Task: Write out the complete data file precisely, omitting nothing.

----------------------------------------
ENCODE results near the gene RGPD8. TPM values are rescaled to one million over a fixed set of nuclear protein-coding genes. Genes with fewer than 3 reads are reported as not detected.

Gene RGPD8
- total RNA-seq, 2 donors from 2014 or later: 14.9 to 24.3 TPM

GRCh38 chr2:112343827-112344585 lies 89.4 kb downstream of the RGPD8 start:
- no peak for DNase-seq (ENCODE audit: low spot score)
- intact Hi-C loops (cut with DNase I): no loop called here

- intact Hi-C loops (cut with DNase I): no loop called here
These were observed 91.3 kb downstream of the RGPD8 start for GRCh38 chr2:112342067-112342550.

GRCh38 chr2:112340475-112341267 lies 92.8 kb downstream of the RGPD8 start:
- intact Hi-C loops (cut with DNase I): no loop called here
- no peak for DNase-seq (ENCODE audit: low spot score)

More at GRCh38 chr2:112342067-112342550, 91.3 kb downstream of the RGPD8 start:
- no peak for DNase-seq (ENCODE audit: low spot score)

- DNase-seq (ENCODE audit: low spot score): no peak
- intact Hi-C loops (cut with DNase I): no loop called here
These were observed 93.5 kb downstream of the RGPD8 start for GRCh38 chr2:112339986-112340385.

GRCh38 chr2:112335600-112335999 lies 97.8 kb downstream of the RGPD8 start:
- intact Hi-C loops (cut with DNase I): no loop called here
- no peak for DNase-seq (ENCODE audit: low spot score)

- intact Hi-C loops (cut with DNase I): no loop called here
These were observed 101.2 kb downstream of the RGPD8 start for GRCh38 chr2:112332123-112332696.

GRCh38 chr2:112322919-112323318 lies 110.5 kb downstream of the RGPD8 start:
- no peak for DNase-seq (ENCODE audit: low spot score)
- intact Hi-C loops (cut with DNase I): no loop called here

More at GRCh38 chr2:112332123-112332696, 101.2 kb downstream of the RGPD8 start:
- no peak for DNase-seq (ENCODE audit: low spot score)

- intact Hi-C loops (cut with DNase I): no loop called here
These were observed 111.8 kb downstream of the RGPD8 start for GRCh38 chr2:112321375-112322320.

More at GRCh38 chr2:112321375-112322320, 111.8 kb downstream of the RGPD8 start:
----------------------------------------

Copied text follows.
ENCODE results near the gene RGPD8. TPM values are rescaled to one million over a fixed set of nuclear protein-coding genes. Genes with fewer than 3 reads are reported as not detected.

Gene RGPD8
- total RNA-seq, 2 donors from 2014 or later: 14.9 to 24.3 TPM

GRCh38 chr2:112343827-112344585 lies 89.4 kb downstream of the RGPD8 start:
- no peak for DNase-seq (ENCODE audit: low spot score)
- intact Hi-C loops (cut with DNase I): no loop called here

- intact Hi-C loops (cut with DNase I): no loop called here
These were observed 91.3 kb downstream of the RGPD8 start for GRCh38 chr2:112342067-112342550.

GRCh38 chr2:112340475-112341267 lies 92.8 kb downstream of the RGPD8 start:
- intact Hi-C loops (cut with DNase I): no loop called here
- no peak for DNase-seq (ENCODE audit: low spot score)

More at GRCh38 chr2:112342067-112342550, 91.3 kb downstream of the RGPD8 start:
- no peak for DNase-seq (ENCODE audit: low spot score)

- DNase-seq (ENCODE audit: low spot score): no peak
- intact Hi-C loops (cut with DNase I): no loop called here
These were observed 93.5 kb downstream of the RGPD8 start for GRCh38 chr2:112339986-112340385.

GRCh38 chr2:112335600-112335999 lies 97.8 kb downstream of the RGPD8 start:
- intact Hi-C loops (cut with DNase I): no loop called here
- no peak for DNase-seq (ENCODE audit: low spot score)

- intact Hi-C loops (cut with DNase I): no loop called here
These were observed 101.2 kb downstream of the RGPD8 start for GRCh38 chr2:112332123-112332696.

GRCh38 chr2:112322919-112323318 lies 110.5 kb downstream of the RGPD8 start:
- no peak for DNase-seq (ENCODE audit: low spot score)
- intact Hi-C loops (cut with DNase I): no loop called here

More at GRCh38 chr2:112332123-112332696, 101.2 kb downstream of the RGPD8 start:
- no peak for DNase-seq (ENCODE audit: low spot score)

- intact Hi-C loops (cut with DNase I): no loop called here
These were observed 111.8 kb downstream of the RGPD8 start for GRCh38 chr2:112321375-112322320.

More at GRCh38 chr2:112321375-112322320, 111.8 kb downstream of the RGPD8 start: